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A person throw an arrow on a target of radius $r$. The position of the arrow on the target is uniformly distributed. Let $X$ the distance between the arrow and the center of the circle. The score obtained by a person is $r-X$. What is the average score ? The answer is $\frac{r}{3}$, whereas I found $\frac{r}{2}$ as follow

We have that $X$ is uniform on $[0,r]$. If $Y=r-X$, then $$\mathbb E[Y]=\int_0^r (r-x)f_X(x)dx=\frac{1}{r}\int_0^r (r-x)dx=\frac{r}{2}.$$

Maybe there is a subtlety than I don't see ?

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    $\begingroup$ Why do you think $X$ is uniform on $[0,r]$? $\endgroup$ – 5xum Nov 30 '18 at 9:13
  • $\begingroup$ @5xum : I set $Z=(R\cos \Theta, R\sin \Theta)$ with $R$ uniform on $[0,r]$ and $\Theta$ uniform on $[0,2\pi)$. Then $\mathbb P\{X\leq x\}=\mathbb P\{R\leq x, \Theta \in [0,2\pi]\}=\frac{x}{r}.$ It doesn't work ? $\endgroup$ – idm Nov 30 '18 at 9:14
  • $\begingroup$ Uniform over the disc does not mean the distribution of the distance from the center is uniform. The probability density of points in a circle sharing a centre with the disc will be inversely proportional to the radius of the circle (if less than $r$), not a constant.$$\dfrac{\mathsf d ~~}{\mathsf d~x}\mathsf P(X\leqslant x)~\propto~\dfrac{1}{x}\mathbf 1_{0< x\leqslant r}$$ $\endgroup$ – Graham Kemp Nov 30 '18 at 9:23
  • $\begingroup$ We just had a question like this half a day ago: Average distance from center of circle $\endgroup$ – Rahul Nov 30 '18 at 9:25
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    $\begingroup$ $\mathbb P\{X\leq x\} = \frac{\pi x^2}{\pi r^2}$ as you are equally likely to land at any point on the area of the board, not equally likely to land at any radial distance from the centre. $\endgroup$ – Paul Nov 30 '18 at 9:30
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$$F_X(x) = \frac{\pi x^2}{\pi r^2}$$

$$f_X(x)=\frac{2x}{r^2}$$

\begin{align} E[r-X]&=r-E[X] \\ &=r - \frac1{r^2}\int_0^r 2x^2\, dx\\ &= r - \frac1{r^2}\frac{2r^3}3\\ &= \frac{r}{3} \end{align}

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  • $\begingroup$ I don't get why $F_X(x)=\frac{x^2}{r^2}$ $\endgroup$ – idm Nov 30 '18 at 9:29
  • $\begingroup$ That is the meaning of uniform over an area, if you draw a circle of the same size on the target, it is equally likely to hit either of them. $\endgroup$ – Siong Thye Goh Nov 30 '18 at 9:30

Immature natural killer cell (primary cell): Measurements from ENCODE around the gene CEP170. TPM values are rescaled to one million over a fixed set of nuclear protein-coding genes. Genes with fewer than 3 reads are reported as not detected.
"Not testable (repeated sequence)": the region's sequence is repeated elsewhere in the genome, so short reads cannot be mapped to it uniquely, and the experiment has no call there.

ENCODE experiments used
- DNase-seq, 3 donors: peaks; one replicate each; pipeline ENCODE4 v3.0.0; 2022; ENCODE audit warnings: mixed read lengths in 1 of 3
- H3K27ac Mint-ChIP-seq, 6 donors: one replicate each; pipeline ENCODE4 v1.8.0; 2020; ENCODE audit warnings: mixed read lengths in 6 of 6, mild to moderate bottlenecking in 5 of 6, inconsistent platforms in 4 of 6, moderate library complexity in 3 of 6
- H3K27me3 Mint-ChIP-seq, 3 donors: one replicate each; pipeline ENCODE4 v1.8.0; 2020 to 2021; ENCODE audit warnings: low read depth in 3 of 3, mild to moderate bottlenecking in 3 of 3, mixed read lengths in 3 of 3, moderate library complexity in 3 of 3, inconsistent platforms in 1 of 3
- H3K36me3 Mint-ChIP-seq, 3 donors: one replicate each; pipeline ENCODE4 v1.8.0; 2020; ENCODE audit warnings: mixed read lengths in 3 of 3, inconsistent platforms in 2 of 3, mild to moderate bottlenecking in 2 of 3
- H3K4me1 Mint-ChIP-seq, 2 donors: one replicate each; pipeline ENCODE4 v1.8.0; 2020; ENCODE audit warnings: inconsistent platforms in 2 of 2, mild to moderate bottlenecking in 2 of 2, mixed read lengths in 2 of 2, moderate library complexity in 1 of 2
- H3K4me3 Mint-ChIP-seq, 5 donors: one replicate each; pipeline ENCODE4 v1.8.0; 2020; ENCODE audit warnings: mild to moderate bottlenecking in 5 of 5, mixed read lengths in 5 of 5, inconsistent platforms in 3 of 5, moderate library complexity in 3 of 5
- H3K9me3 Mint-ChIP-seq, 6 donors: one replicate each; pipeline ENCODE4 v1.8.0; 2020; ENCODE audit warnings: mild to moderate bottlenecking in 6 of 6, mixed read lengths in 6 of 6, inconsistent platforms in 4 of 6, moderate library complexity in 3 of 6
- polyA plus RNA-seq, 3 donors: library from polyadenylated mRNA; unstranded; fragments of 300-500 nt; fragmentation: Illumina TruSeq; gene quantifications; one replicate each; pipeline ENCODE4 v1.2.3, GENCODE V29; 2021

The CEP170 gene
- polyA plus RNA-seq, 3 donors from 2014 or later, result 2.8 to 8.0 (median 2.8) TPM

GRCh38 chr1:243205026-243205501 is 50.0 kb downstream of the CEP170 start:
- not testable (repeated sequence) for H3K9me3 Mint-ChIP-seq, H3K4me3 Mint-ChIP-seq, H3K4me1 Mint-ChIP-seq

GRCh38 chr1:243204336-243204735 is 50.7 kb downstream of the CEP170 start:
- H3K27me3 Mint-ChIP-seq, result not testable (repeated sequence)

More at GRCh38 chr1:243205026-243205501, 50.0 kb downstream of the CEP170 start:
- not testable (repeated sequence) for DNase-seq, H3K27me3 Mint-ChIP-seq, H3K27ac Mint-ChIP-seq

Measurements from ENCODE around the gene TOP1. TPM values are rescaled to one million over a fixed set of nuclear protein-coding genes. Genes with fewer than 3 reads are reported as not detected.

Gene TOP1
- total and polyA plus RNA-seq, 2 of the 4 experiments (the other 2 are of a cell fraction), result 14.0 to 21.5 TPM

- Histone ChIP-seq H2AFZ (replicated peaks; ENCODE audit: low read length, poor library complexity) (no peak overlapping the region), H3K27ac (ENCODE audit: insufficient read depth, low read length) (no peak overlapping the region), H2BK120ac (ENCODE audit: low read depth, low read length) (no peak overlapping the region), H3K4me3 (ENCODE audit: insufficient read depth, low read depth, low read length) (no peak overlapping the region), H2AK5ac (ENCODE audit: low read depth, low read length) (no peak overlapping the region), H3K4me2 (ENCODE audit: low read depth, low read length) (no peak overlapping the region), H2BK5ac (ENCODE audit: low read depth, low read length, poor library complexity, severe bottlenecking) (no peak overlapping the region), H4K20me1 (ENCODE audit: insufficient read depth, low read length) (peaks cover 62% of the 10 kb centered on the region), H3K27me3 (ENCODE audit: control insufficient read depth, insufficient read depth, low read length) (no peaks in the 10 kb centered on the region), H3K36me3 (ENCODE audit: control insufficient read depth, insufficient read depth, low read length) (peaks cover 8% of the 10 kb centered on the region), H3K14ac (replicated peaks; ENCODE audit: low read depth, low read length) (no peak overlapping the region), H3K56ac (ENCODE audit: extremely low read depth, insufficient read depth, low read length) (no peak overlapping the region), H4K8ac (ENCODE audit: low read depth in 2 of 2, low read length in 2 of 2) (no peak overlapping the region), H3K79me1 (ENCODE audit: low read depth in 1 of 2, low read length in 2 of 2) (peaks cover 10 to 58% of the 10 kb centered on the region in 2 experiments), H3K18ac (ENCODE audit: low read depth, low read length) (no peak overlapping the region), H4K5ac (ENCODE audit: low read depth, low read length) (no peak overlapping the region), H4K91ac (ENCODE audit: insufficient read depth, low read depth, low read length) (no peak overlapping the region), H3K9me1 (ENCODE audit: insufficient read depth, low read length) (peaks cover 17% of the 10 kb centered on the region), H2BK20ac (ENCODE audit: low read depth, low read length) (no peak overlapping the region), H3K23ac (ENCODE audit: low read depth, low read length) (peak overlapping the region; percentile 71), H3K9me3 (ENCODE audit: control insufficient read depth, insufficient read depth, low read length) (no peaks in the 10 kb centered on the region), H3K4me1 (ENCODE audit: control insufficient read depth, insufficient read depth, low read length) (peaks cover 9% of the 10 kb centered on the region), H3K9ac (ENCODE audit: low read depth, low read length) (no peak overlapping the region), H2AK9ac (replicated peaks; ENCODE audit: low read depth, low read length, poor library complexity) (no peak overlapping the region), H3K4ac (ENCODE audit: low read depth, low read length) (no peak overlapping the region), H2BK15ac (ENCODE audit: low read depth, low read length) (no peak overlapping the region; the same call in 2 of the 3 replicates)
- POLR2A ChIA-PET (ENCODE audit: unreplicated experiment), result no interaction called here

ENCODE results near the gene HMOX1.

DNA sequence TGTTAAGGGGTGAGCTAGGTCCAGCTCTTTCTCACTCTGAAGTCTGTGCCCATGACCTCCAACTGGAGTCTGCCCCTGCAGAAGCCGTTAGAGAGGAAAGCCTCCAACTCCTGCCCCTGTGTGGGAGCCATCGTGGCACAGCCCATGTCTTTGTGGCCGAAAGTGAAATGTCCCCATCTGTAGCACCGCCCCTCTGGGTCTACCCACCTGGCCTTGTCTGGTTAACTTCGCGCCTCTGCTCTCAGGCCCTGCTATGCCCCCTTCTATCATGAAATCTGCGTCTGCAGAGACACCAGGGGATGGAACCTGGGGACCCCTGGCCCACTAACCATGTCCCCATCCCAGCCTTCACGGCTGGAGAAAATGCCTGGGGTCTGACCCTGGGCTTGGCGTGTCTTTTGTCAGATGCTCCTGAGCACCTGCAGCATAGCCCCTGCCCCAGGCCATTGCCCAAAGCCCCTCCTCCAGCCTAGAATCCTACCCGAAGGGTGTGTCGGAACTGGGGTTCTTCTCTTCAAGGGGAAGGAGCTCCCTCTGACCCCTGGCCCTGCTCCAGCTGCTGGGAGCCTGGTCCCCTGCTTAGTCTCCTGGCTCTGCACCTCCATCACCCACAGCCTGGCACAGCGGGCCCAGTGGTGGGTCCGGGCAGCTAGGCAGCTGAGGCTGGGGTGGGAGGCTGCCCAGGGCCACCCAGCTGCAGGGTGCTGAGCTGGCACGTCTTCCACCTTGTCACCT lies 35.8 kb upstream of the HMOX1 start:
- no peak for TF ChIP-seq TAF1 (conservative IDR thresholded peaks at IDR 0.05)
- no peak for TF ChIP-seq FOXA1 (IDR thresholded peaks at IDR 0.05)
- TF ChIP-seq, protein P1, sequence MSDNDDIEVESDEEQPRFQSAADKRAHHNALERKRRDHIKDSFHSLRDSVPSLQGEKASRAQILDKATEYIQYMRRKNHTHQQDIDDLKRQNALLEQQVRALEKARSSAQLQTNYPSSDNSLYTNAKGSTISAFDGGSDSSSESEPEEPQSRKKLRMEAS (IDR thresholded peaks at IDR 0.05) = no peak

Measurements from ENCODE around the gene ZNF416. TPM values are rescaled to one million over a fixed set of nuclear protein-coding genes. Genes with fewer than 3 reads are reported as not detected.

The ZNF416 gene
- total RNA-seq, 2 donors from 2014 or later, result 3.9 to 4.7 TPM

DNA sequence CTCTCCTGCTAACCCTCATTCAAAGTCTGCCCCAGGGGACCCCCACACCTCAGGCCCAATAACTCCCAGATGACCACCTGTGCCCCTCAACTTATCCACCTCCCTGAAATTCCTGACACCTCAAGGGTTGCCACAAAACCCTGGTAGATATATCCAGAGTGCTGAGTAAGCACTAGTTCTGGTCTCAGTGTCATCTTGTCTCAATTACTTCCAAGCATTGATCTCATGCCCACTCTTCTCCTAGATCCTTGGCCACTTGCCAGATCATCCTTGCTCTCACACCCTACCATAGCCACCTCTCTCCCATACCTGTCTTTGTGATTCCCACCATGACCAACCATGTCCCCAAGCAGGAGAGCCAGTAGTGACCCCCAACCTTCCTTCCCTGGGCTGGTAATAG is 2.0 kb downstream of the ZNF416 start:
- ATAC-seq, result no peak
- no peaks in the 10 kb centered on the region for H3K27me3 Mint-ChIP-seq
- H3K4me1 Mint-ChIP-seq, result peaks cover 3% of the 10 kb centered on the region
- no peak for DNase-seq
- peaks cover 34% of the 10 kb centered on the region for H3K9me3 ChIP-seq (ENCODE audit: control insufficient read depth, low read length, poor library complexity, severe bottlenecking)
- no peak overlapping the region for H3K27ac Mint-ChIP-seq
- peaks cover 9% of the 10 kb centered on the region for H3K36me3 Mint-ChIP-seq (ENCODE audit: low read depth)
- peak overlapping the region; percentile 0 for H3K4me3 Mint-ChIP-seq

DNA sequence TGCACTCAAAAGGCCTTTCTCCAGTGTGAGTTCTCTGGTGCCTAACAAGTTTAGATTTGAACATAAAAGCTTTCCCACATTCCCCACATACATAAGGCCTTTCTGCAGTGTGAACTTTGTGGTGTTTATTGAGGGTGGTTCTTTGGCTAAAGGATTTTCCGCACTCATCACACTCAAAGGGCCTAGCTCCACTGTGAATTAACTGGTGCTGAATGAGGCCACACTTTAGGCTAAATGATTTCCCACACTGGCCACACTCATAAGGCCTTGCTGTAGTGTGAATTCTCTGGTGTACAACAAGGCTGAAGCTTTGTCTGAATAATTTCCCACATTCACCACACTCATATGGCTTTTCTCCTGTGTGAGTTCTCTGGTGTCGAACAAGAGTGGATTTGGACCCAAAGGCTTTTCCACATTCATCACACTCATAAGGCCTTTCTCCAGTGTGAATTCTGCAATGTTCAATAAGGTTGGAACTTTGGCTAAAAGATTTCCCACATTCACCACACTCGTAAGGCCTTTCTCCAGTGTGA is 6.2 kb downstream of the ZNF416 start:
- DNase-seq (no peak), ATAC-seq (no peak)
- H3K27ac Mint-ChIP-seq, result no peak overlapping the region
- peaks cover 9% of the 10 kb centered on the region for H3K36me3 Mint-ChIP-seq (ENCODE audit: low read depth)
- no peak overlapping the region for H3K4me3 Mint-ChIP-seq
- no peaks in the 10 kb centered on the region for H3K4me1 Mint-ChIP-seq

• $\begingroup$ Ok I see, thank you. But if $Z=(R\cos\Theta,R\sin\Theta)$ with $R$ uniform in $[0,r]$ and $\Theta$ uniform on $[0,2\pi]$, why $$\mathbb P\{|Z|\leq x\}=\mathbb P\{R\leq x,\Theta\in [0,2\pi]\}=\mathbb P\{R\leq x\}=\frac{x}{r}$$ is not true ? I really don't get this point $\endgroup$ – idm Nov 30 '18 at 9:41
  • $\begingroup$ the assumption that $R$ is uniform in $[0,r]$ is not valid. $\endgroup$ – Siong Thye Goh Nov 30 '18 at 9:45
  • $\begingroup$ ok, stange... thank you :) $\endgroup$ – idm Nov 30 '18 at 9:46
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You may first construct the probability density as follows:

  • At distance $x$ from the center of the circle a corresponding annulus of "thickness" $dx$ has a probability weight of $$\frac{1}{\pi r^2}\cdot 2\pi \cdot x \cdot dx$$

So, you get $$E(Y) = \frac{1}{\pi r^2} \int_0^r (r-x)2\pi \cdot x\; dx = \cdots = \frac{r}{3}$$

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$$\frac{\int_0^r(r-x)x.dx}{\int_0^r x.dx}$$

This gives $r/3$.

The problem with the integral you gave at first, is that the $(r-x)$ needs to be weighted by an $x.dx$, as this is the elemental area of the disc presented by a strip of thickness $dx$ at radius $x$ (or rather $2\pi x.dx$ ... but then the $2\pi$ appears on the top & bottom & obviously cancels ... or to put it another way, we could do the calculation for any sector of the disc & get the same result) - the catchment, if you like, at radius $x$.

Basically you're calculating the mean value of $r-x$ over a sector of a disc, or over a whole disc - it makes no difference.

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